As you can see in the video, Hanger uses key gas industry messaging, that gas is a cleaner alternative to oil and coal, 15 times.

Hanger’s comments are in line with the words of energy tycoons T. Boone Pickens and Aubrey McClendon of Chesapeake Energy.

-“Natural gas is about 30 percent cleaner than petroleum and produces no particulate emissions.” -Pickens

-“Natural gas has already achieved significant market share gains in the electrical generation market at the expense of coal largely on the basis of price, but also because of environmental issues.” –McClendon

Weeks after the first Urbina story, Hanger reemerged during the release of a new study that suggested that gas may not be a cleaner alternative to coal. The study, which was conducted by scientists at Cornell University, simply suggested that more research should be devoted to finding out if gas is as clean as many in the industry suggests. Following the release of that study, the gas industry embarked on a campaign to discredit the study’s authors including lead scientist Robert Howarth. A Google search of Howarth’s name generates a top search result as a link (paid for by the America’s Natural Gas Alliance [ANGA]), which casts doubt on his study. The link takes readers to quotes from John Hanger who says, “Professor Howarth does want the result to which he gets. He is a committed opponent of gas drilling and fracking, a position to which he is entitled in this free country.”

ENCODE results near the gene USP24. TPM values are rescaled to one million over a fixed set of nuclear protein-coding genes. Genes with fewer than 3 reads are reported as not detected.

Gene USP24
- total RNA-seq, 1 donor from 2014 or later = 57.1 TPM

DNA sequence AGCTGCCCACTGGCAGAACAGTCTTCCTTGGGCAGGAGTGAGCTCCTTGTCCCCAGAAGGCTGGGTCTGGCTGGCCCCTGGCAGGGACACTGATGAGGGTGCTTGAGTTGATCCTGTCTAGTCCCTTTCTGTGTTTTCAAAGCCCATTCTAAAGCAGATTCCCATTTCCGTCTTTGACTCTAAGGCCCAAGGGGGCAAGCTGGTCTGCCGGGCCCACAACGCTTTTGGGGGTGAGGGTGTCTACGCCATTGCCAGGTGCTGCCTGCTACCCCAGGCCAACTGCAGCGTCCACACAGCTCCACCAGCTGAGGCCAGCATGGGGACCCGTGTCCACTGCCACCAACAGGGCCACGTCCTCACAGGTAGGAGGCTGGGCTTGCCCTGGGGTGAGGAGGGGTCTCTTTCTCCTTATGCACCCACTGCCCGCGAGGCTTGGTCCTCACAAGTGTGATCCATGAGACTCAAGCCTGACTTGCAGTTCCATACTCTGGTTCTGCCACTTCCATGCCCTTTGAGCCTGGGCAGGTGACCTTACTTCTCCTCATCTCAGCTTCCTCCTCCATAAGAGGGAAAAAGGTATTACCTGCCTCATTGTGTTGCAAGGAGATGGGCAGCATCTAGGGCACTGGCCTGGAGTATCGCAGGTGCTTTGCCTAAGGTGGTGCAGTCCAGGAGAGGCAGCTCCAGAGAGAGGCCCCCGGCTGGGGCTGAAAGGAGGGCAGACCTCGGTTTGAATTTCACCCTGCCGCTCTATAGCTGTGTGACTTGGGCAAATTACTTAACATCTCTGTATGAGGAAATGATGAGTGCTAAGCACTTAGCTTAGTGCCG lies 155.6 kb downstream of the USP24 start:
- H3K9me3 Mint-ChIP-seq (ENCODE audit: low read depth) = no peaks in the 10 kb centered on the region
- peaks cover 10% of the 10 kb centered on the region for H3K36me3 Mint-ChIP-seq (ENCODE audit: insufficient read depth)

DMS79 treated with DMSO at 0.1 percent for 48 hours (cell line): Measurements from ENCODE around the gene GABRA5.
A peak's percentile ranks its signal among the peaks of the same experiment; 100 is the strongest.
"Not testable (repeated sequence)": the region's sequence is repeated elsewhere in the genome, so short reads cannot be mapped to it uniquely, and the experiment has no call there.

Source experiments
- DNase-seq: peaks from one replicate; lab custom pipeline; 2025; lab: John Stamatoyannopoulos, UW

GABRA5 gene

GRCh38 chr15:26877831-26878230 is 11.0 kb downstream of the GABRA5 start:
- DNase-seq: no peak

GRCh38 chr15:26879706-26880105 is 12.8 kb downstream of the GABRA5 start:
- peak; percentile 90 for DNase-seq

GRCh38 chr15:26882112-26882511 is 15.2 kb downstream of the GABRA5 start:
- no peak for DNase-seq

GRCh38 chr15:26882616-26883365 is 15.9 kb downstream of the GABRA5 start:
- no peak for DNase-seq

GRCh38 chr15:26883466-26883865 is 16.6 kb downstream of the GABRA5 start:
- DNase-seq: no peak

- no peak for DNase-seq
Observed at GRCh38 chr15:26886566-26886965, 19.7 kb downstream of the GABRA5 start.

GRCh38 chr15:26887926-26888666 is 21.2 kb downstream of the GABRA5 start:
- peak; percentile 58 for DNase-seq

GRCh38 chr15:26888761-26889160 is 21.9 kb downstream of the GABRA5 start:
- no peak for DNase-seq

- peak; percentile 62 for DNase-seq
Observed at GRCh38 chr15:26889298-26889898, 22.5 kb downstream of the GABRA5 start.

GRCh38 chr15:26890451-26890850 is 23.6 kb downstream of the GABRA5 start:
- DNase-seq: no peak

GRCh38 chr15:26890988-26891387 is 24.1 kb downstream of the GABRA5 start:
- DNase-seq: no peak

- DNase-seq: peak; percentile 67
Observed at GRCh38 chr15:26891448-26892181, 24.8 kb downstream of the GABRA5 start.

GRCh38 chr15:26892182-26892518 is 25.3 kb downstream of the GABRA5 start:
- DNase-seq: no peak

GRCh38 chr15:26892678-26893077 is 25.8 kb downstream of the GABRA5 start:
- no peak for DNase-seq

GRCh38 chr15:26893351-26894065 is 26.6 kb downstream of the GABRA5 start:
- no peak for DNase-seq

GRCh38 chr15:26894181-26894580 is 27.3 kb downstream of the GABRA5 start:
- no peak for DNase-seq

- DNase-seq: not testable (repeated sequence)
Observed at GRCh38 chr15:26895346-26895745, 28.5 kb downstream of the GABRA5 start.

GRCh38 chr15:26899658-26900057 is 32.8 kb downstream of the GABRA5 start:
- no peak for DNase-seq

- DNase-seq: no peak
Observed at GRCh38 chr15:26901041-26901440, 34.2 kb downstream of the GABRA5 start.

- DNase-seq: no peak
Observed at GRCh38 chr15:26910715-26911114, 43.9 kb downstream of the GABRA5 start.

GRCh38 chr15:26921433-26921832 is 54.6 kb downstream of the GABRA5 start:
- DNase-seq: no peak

Following ANGA’s ad campaign, the Checks and Balances Project caught up with the Howarth. The scientist had no problem explaining that his conclusion, that more data is needed to find out if gas is on par with coal in terms of emissions, was not out of line. What was out of line, according to Howarth, was the lengths to which pro-gas advocates had gone to ruin his reputation. “It used to be that if you Googled my name… my boring lab site at Cornell University was the top pick up. Now there’s an ad from the gas industry, which has a critique of why my science is wrong. They are trying hard to push back,” said Howarth.

The latest news about gas broke in late June when Urbina filed another report for the Times that quotes an industry insider saying that rhetoric about the supply of gas is comparable to a “Ponzi scheme.” Since this story focused more on economic concerns rather than environmental ones it seemed unlikely Hanger would weigh in. But he did. “Would anyone imagine more sensationalistic narratives than radiation, Ponzi, and Enron?” asked Hanger. He continued, “Consistent with this reporter’s method, today’s article uses often anonymous statements to paint a sensational narrative and leaves out or underplays critical information that is inconvenient to establishing the credibility of the dominant anti-gas narrative.”

These comments led the Checks and Balances Project to go back and review its interview with Hanger from earlier this year. The point was to see if Hanger had weighed in on the economics of drilling for gas in Pennsylvania. It turns out Hanger did – using pro-industry talking points 13 times throughout the conversation.

Once again Hanger sounds a lot like McClendon, except with no soft background music as you can observe in this video.